Laser-precise gene-edited accident

August 2021

Hypothesis -

  1. Supposition made as the basis for reasoning, without assumption of its truth, or as a starting-point for investigation 
  2. Groundless assumption
(Oxford English Dictionary)

A brief perusal of the website of biotech company, Cibus, will give a you a good idea of what it sells.

Cibus uses its own "unique and proprietary precision gene-editing technologies" to "enable the direct creation of desired traits without integration of foreign material for nature identical non-GMO crops".

Note that "GMO" is not a good selling point. Cibus is plugging the make-believe that gene-edited GMOs are somehow not GMOs and therefore somehow more acceptable to consumers.

The bases of Cibus gene-editing technologies are its 'Rapid Trait Development Systems' (RTDSTM) which involve culturing 'naked' parent plant cells stripped of their protective walls. In this highly unnatural form the cells are unstable and prone to mutation. They're also vulnerable to chemical attack, and this can be used to enable the uptake of a simple synthesized nucleotide* gene editor.

*DNA is a nucleic acid formed from a chain of nucleotide molecules.

Cibus' first commercial RTDS product is 'SU canola', a gene-edited canola tolerant to sulfonylurea herbicide. The novel canola has a single nucleotide change in a gene for an essential enzyme which in its native form is inactivated by the herbicide.

Actually, this first gene-edited crop, Cibus SU canola, is just another version of what all the biotech companies have been churning out for decades: a lucrative package of a GM herbicide-tolerant commodity crop with it's own herbicide.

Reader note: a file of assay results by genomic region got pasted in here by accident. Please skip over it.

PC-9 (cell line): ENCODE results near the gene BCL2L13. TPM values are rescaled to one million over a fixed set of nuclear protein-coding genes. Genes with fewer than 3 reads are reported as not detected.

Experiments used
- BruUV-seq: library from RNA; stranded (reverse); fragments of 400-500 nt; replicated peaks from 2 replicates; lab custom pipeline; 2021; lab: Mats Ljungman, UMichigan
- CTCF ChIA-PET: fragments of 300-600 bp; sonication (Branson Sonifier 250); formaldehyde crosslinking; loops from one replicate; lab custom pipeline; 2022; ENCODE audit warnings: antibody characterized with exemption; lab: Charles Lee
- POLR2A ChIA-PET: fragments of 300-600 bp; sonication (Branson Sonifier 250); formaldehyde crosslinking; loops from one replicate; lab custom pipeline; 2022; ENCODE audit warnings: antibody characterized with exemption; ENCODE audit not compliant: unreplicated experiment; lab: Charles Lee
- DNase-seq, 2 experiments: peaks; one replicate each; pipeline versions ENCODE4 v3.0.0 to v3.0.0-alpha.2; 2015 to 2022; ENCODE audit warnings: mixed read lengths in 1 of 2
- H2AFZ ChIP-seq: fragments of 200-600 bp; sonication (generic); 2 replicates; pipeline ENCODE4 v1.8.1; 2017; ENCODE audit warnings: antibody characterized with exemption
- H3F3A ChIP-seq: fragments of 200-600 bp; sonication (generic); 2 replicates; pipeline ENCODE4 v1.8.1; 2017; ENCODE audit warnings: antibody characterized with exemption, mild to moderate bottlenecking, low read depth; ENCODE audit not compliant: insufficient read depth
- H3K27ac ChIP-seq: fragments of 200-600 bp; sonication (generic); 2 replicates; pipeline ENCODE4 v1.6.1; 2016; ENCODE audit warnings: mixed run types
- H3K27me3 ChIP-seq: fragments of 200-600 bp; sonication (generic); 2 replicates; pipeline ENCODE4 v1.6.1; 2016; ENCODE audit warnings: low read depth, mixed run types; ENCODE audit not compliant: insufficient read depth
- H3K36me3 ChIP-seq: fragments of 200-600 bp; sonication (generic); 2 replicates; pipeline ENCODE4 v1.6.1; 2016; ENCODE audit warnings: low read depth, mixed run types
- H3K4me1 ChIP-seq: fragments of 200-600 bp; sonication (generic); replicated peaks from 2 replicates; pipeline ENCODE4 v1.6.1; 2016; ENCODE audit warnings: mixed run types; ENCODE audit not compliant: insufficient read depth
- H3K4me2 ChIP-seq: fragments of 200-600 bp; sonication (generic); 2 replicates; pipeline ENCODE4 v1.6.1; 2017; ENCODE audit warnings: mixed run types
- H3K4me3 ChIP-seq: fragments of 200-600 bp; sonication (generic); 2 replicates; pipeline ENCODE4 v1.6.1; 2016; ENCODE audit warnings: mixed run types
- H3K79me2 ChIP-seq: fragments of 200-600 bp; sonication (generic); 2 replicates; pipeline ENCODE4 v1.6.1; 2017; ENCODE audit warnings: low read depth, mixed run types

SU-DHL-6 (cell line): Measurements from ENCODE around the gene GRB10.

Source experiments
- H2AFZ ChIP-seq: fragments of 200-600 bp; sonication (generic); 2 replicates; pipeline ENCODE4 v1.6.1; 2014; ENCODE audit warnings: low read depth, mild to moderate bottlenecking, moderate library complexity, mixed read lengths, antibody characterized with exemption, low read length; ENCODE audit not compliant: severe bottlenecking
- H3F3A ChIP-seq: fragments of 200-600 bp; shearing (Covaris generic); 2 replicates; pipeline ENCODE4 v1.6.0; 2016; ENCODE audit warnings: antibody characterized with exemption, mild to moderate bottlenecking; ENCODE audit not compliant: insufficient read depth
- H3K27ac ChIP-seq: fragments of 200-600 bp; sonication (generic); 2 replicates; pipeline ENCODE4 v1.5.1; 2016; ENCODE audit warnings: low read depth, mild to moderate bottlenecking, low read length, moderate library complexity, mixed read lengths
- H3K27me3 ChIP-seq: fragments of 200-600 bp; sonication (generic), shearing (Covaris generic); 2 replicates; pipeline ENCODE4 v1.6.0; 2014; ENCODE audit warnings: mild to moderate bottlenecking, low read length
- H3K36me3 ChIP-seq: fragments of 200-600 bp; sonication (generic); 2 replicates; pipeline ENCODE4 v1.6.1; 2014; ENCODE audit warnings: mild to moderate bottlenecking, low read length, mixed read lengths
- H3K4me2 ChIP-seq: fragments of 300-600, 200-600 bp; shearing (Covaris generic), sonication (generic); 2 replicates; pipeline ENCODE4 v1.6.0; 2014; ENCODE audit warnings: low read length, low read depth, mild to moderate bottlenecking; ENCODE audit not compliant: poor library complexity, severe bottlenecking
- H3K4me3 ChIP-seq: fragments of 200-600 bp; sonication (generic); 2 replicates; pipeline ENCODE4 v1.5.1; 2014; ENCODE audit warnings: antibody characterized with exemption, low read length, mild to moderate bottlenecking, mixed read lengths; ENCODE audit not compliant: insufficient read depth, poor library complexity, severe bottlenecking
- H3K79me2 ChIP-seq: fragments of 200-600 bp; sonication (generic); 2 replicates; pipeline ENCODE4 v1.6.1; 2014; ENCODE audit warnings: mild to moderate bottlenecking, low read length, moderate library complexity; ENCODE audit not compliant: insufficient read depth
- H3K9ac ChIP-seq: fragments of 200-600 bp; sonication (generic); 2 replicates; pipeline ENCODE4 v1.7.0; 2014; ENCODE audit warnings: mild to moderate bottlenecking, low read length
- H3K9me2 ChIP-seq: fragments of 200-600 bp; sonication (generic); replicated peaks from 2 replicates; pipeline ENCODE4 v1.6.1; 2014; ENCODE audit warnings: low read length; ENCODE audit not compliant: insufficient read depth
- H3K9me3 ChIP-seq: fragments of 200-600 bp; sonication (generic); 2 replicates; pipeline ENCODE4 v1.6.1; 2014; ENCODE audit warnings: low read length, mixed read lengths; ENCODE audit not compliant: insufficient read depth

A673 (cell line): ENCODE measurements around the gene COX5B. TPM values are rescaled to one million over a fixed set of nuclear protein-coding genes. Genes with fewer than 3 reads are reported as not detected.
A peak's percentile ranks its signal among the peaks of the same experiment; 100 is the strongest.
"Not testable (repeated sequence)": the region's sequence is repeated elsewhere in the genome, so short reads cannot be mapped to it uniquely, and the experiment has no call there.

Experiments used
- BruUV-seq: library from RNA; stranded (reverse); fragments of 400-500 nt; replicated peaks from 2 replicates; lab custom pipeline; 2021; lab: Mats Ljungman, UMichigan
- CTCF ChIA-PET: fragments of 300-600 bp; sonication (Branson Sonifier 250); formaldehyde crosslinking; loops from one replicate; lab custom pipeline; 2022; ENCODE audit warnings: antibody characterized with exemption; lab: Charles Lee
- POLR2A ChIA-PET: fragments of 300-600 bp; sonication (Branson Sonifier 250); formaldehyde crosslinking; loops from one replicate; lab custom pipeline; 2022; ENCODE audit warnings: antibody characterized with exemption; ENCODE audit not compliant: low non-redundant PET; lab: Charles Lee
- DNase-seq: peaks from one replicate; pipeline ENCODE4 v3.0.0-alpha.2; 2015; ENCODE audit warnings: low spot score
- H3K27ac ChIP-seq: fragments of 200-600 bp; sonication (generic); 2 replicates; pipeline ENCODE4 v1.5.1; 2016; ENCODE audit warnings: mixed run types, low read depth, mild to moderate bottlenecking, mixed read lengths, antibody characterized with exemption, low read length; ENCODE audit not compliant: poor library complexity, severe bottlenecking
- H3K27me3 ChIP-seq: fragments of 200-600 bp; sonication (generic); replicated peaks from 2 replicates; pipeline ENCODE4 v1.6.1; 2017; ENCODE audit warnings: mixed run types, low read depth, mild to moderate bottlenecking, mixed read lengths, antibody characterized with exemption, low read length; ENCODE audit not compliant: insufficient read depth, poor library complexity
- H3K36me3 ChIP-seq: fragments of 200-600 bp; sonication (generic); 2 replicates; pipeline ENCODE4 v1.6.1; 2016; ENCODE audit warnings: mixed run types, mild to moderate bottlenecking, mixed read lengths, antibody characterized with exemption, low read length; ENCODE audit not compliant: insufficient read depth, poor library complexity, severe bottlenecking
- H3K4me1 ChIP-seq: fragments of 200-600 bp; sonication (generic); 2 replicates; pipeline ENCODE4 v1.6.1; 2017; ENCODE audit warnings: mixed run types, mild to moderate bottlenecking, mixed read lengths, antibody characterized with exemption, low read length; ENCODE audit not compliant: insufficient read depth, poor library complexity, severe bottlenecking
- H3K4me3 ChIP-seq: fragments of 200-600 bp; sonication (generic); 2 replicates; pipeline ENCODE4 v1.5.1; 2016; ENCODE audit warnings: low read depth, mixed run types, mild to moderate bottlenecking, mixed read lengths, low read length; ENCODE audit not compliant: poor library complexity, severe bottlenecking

In 2016, the Canadian regulators who approved Cibus' SU canola for food use noted that it was created using RTDS and a nucleotide-directed mutagenic technique, and that the precision of the edit in the crop had been confirmed by DNA analysis. They also noted that, notwithstanding the use of a precision gene-editing tool and the confirmation of that precision, Cibus "hypothesized that the single nucleotide mutation was the result of a spontaneous somaclonal (culture induced) variation that occurred during the tissue culture process, and not due to the specific oligonucleotide* used in the RTDS protocol".

*An olignucleotide is a short chain of nucleotides

No basis for the latter supposition was given, and the regulators seem unconcerned that Cibus appears not to have mastered its own "laser precise" gene-editing tool which it claimed to be the very foundation of its business model.

Comment. Indeed, it seems somewhat lax of regulators to approve any novel crop on the basis of a 'supposition' or 'groundless assumption' about how it was created in the first place.

Four years later, the hypothesis became an established fact slipped, without fanfare, into select media outlets. Euroseeds, 'the voice of the European seed sector', reported that the SU canola was "in fact developed from spontaneous somaclonal variation".

French campaign group Inf'OGM dug a bit deeper and found Cibus explanation: "the herbicide selection step identified multiple herbicide tolerant plants. These plants came from cells in Petri dishes where an oligonucleotide was added and also from control cell samples in Petri dishes where no oligonucleotide was added ... We were pleased to find that some of the plants had the specific mutation the oligonucleotide was designed to induce, but the majority of the tolerant plants had a variety of different mutations that had arisen spontaneously during the cell culture process." Cibus concludes by saying that it "selected one of the spontaneous mutations ... this became our first SU Canola line".

Cibus seems to be saying its laser-precise gene editor worked in a few plants but that plenty of suitably mutated, non-edited plants arose spontaneously. However, the commercialised SU canola was confirmed by DNA analysis to have the laser-precise edit intended. Since single genes consist of millions of nucleotides within a genome of billions, the chance of one single exact planned laser-precise change in a single nucleotide arising spontaneously in a few cells in a dish is, as Dr John Fagan pointed out, "vanishingly small". He added "it is highly preposterous that a company that has invested tens of millions in developing a particular method of gene editing would turn around and claim that its first commercial product made using this gene editing method was not actually the result of that method but happened accidentally via random mutagenesis."